The Treaty of Trianon was prepared at the Paris Peace Conference and was signed in the Grand Trianon Palace in Versailles on June 4, 1920. It formally ended World War I between the Allies, or Entente – consisting primarily of France, Great Britain, Italy, Russia and later the United States – and the Central Powers, primarily comprised of Austria-Hungary (the Habsburg Empire), Germany and the Ottoman Empire (Turkey). French diplomats played the major role in designing the treaty, with a mind to establishing a French-led coalition of the newly formed nations. It regulated the status of the independent Hungarian state and defined its borders generally within the ceasefire lines established in November-December 1918 and left Hungary as a landlocked state that included 93,073 square kilometres, 28% of the 325,411 square kilometres that had constituted the pre-war kingdom of Hungary (the Hungarian half of the Austro-Hungarian monarchy). The new kingdom had a population of 7.6 million, 36% compared to the pre-war kingdom’s population of 20.9 million. Though the areas that were allocated to neighbouring countries had a majority of non-Hungarians, in them lived 3.3 million Hungarians – 31% – who were now in a minority status.
Linguistic, cultural minority rights must be protected, say Hungarian organisations
The linguistic and cultural rights of minority communities deserve legal protections, an NGO representing Hungarian national minority organisations in Western Europe has said in a memorandum sent to Members of the European Parliament (MEPs) and other minority organisations in Europe.
The president of the Federation of Hungarian Associations and Organisations, Ernő Deák, sent the memorandum to 17 national minority organisations and to all MEPs in four languages – German, French, English and Hungarian – calling on governments to ensure the peaceful development of minorities in all areas of life based on a coordinated, balanced reconciliation of interests.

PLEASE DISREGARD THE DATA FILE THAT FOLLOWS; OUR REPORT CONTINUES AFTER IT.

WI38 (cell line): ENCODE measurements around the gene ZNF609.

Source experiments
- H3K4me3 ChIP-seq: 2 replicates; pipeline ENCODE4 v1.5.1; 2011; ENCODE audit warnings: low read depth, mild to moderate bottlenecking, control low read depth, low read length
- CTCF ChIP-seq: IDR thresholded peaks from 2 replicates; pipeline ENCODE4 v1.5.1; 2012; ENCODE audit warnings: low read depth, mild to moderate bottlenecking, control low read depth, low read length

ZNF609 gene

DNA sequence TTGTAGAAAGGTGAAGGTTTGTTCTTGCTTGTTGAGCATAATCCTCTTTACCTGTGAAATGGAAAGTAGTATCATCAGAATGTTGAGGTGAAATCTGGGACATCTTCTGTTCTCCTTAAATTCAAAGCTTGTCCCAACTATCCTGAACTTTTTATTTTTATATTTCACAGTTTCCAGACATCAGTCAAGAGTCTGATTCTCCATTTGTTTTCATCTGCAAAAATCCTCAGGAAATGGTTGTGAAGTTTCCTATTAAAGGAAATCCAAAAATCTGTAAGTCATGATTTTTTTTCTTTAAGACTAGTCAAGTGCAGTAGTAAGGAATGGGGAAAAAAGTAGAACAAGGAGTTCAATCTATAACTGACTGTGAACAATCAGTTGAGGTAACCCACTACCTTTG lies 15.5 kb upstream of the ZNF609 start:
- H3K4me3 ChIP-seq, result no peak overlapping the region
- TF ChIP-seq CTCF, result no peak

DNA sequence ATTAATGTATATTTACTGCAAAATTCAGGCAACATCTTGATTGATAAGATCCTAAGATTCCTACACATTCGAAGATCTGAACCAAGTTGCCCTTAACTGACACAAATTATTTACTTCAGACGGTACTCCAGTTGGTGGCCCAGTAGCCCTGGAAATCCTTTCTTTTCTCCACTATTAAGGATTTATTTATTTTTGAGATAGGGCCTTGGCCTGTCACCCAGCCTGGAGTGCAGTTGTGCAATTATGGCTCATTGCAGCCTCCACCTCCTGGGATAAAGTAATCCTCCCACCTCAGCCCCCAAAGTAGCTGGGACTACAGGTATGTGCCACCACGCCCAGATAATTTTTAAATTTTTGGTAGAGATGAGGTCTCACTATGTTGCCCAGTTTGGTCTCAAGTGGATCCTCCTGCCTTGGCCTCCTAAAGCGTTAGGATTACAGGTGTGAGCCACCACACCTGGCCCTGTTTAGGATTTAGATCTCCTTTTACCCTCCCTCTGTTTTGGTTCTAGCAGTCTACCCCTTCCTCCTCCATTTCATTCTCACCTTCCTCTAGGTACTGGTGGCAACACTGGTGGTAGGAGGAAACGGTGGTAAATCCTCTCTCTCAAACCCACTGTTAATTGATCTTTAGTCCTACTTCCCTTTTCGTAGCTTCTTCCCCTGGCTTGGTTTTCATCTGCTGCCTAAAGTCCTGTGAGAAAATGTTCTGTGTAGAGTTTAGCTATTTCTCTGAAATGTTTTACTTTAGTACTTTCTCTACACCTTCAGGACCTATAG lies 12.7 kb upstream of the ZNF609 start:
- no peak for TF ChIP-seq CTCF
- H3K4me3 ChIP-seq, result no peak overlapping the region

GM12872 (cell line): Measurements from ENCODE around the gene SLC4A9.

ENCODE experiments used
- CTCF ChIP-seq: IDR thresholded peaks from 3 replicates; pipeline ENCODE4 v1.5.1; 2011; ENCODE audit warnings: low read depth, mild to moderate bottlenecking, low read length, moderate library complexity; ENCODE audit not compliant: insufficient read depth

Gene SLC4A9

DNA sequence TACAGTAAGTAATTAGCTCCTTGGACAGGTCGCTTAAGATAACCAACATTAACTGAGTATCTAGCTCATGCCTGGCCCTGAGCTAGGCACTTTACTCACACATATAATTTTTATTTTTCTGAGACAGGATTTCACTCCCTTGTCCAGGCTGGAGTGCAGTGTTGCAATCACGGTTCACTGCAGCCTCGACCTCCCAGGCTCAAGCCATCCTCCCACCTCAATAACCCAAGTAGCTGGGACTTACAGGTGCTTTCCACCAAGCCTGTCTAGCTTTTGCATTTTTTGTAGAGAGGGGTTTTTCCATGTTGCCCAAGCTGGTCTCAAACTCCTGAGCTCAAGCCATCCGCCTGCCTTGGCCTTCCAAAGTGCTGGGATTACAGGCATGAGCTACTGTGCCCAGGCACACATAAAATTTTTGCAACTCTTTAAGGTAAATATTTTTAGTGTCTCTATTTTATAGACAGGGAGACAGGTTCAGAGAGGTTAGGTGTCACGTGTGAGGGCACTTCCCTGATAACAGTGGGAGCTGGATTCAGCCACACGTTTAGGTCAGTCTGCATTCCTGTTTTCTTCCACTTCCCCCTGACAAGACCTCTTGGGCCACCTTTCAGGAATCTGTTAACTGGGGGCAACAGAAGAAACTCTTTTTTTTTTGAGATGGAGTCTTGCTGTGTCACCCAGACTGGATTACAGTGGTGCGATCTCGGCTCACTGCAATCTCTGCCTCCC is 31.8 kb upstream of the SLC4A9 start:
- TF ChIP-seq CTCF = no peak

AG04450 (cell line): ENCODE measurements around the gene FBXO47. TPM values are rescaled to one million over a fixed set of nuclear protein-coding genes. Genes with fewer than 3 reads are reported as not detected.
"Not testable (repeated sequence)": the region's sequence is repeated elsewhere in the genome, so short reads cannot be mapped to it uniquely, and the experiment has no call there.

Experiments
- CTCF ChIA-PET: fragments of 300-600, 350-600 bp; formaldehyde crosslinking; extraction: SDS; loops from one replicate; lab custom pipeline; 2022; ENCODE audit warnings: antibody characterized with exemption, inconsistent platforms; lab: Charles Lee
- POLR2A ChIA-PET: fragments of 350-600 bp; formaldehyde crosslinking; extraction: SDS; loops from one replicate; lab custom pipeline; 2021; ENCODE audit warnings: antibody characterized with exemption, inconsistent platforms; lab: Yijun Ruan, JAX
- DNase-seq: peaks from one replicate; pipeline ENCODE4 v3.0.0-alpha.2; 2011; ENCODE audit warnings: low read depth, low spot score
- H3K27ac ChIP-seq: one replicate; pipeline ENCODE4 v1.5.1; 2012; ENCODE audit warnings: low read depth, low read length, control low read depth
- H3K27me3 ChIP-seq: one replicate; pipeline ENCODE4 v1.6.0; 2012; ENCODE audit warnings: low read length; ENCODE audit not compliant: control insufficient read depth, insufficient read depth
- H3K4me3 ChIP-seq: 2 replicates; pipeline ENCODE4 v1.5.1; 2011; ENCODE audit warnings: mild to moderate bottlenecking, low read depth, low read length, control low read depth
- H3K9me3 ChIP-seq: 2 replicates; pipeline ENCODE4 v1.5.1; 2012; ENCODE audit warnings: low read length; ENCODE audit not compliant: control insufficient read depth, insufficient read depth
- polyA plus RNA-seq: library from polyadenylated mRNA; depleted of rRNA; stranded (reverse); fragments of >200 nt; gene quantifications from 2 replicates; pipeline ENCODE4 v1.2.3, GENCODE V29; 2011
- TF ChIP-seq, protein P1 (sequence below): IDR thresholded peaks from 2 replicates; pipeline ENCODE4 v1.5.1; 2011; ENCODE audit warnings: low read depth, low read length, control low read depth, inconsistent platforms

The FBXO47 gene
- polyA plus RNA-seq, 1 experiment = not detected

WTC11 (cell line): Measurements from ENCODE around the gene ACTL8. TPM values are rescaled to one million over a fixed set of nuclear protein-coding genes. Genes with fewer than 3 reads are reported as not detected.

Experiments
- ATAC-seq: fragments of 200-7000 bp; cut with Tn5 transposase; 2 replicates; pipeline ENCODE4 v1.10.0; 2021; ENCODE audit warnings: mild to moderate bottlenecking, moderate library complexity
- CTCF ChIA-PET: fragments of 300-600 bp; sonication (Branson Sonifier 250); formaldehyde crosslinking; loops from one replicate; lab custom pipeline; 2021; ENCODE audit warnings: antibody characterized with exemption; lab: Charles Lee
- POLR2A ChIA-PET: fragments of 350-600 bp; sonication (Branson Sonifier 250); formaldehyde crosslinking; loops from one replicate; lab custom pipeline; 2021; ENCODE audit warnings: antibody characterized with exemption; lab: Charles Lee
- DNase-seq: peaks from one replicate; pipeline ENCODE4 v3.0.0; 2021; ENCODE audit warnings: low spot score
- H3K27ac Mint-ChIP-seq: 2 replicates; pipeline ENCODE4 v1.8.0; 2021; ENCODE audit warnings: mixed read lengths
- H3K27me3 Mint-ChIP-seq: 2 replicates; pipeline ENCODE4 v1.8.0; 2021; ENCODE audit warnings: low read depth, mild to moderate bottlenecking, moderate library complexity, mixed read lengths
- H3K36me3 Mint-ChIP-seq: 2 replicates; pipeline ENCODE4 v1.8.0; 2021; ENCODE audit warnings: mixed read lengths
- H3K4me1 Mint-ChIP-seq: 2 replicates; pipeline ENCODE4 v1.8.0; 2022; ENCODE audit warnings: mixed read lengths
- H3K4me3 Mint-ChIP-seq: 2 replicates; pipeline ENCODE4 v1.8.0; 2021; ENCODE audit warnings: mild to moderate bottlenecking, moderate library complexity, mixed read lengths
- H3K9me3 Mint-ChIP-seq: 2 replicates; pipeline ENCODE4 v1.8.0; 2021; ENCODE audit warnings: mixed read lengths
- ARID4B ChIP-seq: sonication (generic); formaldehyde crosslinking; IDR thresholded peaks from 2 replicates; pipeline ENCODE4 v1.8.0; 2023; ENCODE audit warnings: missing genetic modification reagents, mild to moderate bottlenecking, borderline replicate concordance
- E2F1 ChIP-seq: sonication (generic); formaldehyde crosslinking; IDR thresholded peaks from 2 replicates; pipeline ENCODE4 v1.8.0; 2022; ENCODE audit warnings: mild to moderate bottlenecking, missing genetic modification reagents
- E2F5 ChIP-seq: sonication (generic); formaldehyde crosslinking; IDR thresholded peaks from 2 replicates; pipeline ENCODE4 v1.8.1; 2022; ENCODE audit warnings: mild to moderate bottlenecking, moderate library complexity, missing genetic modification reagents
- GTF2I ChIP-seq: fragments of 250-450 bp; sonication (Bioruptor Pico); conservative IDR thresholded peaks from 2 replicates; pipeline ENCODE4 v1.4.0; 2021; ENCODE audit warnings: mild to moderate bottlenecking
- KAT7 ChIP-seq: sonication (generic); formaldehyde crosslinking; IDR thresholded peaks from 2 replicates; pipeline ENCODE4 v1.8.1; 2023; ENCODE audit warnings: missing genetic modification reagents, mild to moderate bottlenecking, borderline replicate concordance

The spirit of democratic pluralism and the linguistic and cultural diversity of Europe must be protected, he wrote, adding that it was natural to make a reassessment of minority rights in light of the 100th anniversary of the post-World War One Trianon treaty, and place them on a new footing based on full equality.
Linguistic and cultural communities formed during historical processes and as a result of “arbitrarily drawn” state borders, should be preserved, the memorandum said. Minorities, like national nations, should enjoy full political, legal, social and cultural equality. The unequivocal task and duty of the European Union was to implement these principles.
Párbeszéd: Trianon synonym of ‘injustice’
The deputy group leader of opposition Párbeszéd called the Trianon Peace Treaty of 1920 a “synonym of injustice” and “a national tragedy” at a party commemoration of the centenary in Budapest. “It does not matter who is right-wing or left-wing, liberal, green or conservative this time, because Trianon is an all-Hungarian affair. Everyone must respect the pain caused by a historical trauma and the human destinies Trianon broke,” Bence Tordai said in his address.
Trianon’s main message is that nobody can be allowed to be excluded from Hungarian society, “yet there are some who would do exactly that today”, he said. “Some people reserve the right to say who is a real Hungarian and who is not. And there are some who easily and regularly brand others as traitors and the enemies of the Hungarian nation because they have a political opinion different from theirs. I call them the champions of division and hypocrisy.”
He said that one hundred years after Trianon “we must turn to a Europe without borders, where countries represent their interests together as a community, where they are not burdened by tensions, where culture can freely trespass borders and everybody can be a Hungarian without suffering disadvantage for it”.
Jankovics drawings on display
An exhibition showing hundreds of drawings by acclaimed graphic artist and director Marcell Jankovics has opened in Budapest. It marks the centenary of the Trianon Peace Treaty by displaying the drawings about major events in Hungarian history from the start of Ottoman Turkish occupation in 1526 to the Trianon signing in 1920. In his opening address, house speaker László Kövér said Hungary “is in the midst of a change in mentality to learn to be ourselves”. The exhibition, only available online when this edition of the Budapest times went to press, will show until July 26 in Pesti Vigadó.